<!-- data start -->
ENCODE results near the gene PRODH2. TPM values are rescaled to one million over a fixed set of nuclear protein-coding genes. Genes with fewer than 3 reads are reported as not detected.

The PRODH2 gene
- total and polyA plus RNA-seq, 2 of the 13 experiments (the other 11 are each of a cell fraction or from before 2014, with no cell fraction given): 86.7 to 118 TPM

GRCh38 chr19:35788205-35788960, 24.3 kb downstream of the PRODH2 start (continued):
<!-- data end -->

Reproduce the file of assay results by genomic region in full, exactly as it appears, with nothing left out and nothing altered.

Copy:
ENCODE results near the gene PRODH2. TPM values are rescaled to one million over a fixed set of nuclear protein-coding genes. Genes with fewer than 3 reads are reported as not detected.

The PRODH2 gene
- total and polyA plus RNA-seq, 2 of the 13 experiments (the other 11 are each of a cell fraction or from before 2014, with no cell fraction given): 86.7 to 118 TPM

GRCh38 chr19:35788205-35788960, 24.3 kb downstream of the PRODH2 start (continued):